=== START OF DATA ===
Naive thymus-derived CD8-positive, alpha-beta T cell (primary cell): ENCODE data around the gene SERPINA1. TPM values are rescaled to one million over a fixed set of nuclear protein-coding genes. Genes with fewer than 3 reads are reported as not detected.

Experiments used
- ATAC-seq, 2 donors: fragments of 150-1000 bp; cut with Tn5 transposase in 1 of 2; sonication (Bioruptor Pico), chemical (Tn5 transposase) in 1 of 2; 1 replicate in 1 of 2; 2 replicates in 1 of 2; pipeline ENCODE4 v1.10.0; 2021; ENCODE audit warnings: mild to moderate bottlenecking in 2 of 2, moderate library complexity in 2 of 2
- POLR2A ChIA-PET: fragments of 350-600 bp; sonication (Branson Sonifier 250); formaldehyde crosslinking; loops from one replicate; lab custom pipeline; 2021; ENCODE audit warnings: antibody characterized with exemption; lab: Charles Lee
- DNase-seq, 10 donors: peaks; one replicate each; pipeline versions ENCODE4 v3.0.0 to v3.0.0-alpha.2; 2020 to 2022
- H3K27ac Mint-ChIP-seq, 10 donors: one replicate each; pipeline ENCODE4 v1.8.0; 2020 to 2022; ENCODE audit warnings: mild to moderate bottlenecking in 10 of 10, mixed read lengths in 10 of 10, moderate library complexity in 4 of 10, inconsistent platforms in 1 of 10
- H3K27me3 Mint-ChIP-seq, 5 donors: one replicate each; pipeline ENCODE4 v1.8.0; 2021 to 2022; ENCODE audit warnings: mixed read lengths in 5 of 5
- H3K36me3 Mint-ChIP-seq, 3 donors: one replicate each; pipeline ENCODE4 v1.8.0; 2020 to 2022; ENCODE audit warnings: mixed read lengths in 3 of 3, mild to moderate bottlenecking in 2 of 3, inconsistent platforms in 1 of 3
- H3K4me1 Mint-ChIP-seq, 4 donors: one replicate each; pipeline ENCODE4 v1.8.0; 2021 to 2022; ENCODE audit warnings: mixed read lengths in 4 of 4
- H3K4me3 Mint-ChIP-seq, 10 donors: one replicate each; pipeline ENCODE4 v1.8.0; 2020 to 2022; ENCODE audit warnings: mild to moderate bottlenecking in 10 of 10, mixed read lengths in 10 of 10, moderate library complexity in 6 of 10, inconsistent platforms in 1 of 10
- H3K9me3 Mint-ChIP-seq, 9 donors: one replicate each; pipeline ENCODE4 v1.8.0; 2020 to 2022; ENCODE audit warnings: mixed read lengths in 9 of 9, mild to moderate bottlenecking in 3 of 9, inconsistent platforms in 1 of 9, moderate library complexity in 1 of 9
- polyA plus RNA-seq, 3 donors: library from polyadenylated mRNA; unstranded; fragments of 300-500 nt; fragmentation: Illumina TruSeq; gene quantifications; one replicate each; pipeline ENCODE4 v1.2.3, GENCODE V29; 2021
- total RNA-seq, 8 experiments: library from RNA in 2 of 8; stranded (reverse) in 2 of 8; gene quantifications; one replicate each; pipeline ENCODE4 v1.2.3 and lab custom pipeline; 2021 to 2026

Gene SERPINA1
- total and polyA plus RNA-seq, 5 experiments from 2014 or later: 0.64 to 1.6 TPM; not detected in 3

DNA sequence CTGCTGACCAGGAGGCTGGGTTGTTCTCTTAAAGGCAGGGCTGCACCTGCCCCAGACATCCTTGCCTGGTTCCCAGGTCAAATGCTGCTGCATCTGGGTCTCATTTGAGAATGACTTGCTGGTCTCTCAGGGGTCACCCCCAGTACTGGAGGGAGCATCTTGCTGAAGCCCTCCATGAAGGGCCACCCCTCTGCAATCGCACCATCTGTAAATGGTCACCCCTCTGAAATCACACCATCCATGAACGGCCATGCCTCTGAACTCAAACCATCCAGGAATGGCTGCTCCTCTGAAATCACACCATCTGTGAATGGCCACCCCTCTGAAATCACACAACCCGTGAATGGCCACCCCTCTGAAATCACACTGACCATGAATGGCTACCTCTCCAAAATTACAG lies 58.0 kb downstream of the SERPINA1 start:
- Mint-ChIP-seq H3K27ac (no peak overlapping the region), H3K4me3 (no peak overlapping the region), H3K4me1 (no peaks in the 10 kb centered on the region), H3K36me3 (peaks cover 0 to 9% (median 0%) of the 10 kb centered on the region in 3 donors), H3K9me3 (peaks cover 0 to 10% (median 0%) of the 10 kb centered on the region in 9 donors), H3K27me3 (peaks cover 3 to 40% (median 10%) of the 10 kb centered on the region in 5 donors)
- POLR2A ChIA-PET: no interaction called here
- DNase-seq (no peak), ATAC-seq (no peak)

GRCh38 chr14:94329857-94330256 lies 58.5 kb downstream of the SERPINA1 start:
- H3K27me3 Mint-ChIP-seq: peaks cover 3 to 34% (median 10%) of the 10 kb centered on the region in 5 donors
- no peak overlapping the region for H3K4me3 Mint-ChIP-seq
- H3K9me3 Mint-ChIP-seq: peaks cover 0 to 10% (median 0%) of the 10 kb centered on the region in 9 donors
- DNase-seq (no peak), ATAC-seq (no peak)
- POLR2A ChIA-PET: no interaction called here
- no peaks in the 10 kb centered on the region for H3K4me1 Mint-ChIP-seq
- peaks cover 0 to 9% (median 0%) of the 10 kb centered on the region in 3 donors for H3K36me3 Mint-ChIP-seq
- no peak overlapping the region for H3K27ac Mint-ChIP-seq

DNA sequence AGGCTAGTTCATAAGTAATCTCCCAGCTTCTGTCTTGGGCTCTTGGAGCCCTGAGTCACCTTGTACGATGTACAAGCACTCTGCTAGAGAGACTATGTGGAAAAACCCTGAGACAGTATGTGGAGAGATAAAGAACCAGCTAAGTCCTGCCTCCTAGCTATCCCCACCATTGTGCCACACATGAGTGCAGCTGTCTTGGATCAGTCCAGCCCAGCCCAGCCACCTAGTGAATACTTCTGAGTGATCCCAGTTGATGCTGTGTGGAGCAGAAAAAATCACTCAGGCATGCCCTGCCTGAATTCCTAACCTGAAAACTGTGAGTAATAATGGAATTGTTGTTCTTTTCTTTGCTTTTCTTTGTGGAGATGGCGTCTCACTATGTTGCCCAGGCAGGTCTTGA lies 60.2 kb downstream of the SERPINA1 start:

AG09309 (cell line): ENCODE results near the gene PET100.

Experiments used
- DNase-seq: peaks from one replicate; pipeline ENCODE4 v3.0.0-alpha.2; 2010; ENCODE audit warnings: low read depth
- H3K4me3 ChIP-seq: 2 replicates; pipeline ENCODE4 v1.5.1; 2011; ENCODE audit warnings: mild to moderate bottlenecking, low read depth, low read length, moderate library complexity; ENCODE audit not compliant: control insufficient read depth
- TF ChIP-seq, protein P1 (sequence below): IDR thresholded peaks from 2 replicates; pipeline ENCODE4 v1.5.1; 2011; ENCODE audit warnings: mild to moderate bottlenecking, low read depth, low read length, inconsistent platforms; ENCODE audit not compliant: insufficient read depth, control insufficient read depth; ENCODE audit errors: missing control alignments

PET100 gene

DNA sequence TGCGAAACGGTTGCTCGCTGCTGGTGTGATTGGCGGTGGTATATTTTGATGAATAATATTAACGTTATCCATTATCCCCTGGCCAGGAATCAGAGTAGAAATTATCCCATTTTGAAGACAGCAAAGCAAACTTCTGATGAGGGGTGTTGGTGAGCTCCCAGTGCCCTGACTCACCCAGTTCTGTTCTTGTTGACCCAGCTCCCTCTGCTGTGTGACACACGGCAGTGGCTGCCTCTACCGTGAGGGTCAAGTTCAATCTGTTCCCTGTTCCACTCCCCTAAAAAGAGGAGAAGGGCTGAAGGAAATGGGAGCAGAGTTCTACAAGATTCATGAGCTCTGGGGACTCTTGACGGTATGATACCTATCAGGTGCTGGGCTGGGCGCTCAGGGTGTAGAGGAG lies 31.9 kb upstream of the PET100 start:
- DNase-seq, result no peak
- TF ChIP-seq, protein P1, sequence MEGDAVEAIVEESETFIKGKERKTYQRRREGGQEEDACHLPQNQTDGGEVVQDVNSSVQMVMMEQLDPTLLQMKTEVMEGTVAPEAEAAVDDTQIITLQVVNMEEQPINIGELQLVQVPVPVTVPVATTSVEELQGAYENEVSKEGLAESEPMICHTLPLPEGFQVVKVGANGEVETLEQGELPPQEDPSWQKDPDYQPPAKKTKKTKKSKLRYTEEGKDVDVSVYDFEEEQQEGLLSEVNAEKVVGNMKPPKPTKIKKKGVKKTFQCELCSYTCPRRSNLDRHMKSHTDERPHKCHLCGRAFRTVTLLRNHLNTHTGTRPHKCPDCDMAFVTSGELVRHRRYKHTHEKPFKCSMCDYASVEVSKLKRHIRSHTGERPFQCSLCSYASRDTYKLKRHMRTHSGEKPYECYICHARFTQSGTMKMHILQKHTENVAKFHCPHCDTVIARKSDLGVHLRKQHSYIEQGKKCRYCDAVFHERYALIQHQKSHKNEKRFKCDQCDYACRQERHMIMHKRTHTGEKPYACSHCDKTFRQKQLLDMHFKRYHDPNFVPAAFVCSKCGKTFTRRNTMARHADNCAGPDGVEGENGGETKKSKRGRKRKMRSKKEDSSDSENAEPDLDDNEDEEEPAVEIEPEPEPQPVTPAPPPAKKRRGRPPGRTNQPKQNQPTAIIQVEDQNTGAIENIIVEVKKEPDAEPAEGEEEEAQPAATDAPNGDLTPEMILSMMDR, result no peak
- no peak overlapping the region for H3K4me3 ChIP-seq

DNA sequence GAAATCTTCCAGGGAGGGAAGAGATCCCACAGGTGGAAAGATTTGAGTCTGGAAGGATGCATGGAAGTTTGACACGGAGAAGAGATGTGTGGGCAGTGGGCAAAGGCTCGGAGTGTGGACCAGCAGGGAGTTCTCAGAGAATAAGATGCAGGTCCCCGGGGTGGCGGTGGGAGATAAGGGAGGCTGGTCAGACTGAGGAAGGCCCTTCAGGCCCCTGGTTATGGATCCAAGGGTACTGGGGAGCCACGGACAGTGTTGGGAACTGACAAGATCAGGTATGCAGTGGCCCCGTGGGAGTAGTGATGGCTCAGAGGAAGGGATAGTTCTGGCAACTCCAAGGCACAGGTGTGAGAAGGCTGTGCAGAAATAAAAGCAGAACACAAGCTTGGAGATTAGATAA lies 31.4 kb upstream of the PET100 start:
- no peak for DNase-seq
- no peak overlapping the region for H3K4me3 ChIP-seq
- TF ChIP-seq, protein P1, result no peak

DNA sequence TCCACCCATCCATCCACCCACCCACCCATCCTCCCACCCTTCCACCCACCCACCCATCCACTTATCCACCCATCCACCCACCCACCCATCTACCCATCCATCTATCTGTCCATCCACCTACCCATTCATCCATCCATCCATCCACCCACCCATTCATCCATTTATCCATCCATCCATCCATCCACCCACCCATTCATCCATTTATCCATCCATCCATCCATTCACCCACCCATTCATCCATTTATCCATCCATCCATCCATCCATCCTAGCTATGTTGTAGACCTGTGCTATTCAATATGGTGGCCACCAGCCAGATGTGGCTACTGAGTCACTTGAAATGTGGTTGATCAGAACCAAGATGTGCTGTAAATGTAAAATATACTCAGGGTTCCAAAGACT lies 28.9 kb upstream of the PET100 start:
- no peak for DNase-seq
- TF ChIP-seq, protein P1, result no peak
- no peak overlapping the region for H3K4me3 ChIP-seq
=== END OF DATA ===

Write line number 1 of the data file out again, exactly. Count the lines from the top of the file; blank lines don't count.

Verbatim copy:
Naive thymus-derived CD8-positive, alpha-beta T cell (primary cell): ENCODE data around the gene SERPINA1. TPM values are rescaled to one million over a fixed set of nuclear protein-coding genes. Genes with fewer than 3 reads are reported as not detected.